Tuesday, May 18, 2021
Home Environment UN: World Is In Danger Of Losing Benefits The Ocean Provides

UN: World Is In Danger Of Losing Benefits The Ocean Provides

The ocean is in trouble. We need the ocean and the ocean now needs us to take care of the systems that make our existence possible

The world is at risk of losing many of the benefits the ocean provides, warns the latest UN assessment on the state of the world’s ocean.

The first World Ocean Assessment (WOA I), released in 2015, had warned that many areas of the ocean had been seriously degraded, mostly due to the failure to deal with the pressures caused by human activities, including fishing, aquaculture, shipping, oil and gas exploitation, pollution and the release of greenhouse gases.

The latest assessment, released on Wednesday, notes the situation has not improved — and that many of the benefits that the ocean provides to people such as oxygen, food, jobs, medicine, and climate regulation are increasingly being undermined by human activities.

Follow NewsGram on LinkedIn to know what’s happening around the world.

Considered the only comprehensive global analysis that looks at social, environmental, demographic, and economic trends affecting the state of the ocean, the assessment calls for integrated sustainable management of coasts and the ocean, driven by science, technology, and innovation.

People benefit from the ocean because it offers oxygen, food, jobs, medicine, and climate regulation. Pixabay

“Better understanding of the ocean is essential,” said UN Secretary-General Antonio Guterres at the launch.

“As the assessment makes clear, ocean sustainability depends on us all working together — including through joint research, capacity development, and the sharing of data, information, and technology.”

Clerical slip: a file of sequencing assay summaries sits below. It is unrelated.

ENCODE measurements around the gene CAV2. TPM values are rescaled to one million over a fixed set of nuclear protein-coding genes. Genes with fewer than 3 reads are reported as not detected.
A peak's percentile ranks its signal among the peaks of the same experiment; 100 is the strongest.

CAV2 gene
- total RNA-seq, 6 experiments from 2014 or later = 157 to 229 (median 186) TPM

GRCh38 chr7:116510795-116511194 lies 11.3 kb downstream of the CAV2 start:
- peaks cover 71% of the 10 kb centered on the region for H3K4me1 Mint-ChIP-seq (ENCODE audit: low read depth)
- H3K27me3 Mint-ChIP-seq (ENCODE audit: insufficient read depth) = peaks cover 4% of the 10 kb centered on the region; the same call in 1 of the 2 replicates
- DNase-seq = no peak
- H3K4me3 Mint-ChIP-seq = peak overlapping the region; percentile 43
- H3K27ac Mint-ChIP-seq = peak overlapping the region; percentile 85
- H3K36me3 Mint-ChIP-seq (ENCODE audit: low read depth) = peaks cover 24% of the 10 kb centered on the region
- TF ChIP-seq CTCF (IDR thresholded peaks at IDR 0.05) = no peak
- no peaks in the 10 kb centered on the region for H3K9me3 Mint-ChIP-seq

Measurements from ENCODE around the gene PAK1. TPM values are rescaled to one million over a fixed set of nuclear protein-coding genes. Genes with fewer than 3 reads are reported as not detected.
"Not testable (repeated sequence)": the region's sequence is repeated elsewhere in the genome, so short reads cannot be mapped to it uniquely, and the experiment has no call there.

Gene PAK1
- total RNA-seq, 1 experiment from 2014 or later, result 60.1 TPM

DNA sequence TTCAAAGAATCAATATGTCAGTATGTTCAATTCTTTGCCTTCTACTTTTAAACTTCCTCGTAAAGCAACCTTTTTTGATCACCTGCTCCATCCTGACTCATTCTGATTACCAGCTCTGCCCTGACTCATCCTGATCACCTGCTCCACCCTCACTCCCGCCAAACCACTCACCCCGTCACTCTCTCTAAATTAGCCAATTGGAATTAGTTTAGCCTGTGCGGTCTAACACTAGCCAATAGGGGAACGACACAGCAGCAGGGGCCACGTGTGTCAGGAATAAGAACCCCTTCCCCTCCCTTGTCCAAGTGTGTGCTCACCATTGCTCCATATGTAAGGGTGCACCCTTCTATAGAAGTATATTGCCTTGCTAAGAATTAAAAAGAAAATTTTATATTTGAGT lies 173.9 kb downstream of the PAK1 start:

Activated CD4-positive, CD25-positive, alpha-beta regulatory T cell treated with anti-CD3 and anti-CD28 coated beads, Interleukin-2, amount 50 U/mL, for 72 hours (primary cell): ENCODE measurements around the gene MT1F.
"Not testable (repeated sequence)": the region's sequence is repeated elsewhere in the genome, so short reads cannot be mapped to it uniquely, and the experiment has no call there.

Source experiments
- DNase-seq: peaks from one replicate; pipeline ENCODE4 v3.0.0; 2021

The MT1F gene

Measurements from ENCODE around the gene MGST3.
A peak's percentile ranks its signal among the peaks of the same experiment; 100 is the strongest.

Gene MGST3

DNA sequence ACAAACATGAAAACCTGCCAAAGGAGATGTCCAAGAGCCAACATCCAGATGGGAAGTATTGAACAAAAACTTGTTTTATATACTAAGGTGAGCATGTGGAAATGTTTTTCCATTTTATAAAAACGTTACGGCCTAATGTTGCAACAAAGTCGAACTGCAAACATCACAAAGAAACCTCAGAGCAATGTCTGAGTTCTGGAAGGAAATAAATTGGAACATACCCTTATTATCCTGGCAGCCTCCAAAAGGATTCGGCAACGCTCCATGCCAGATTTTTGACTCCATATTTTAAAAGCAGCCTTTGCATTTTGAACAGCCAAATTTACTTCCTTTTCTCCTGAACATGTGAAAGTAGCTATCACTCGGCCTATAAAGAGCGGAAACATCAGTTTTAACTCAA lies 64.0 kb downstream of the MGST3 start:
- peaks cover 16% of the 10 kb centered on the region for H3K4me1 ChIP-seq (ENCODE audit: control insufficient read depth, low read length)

Despite improvements in understanding of the state of the world’s ocean and its marine life in recent years, there are still significant gaps in scientific knowledge and capacity needed to ensure responsive policies that can help restore and sustain ocean health.

“We have only seen about 10 percent of the ocean. So much of the ocean is yet to be explored and understood,” said Sylvia Earle, Marine Biologist and President of Mission Blue.

“This is the time to step back and dive in to really look at the problem; look at the solutions to see how the interests of humankind are so connected to the ocean.

UN Secretary-General Antonio Guterres said, “Better understanding of the ocean is essential.” Wikimedia Commons

“The ocean is in trouble. We need the ocean and the ocean now needs us to take care of the systems that make our existence possible,” she added.

The assessment points to the alarming pace of sea-level rise, combined with increasing storms and coastal urbanization, which has led to coastal erosion and flooding in coastal cities.

Rising carbon dioxide emissions have led to ocean acidification and together with warming and deoxygenation resulted in the loss of biological diversity.

The ocean heat content has more than doubled since the 1990s, severely affecting marine life and ecosystems.

The number of “dead zones” or areas with reduced oxygen in the ocean has increased from more than 400 globally in 2008 to about 700 in 2019.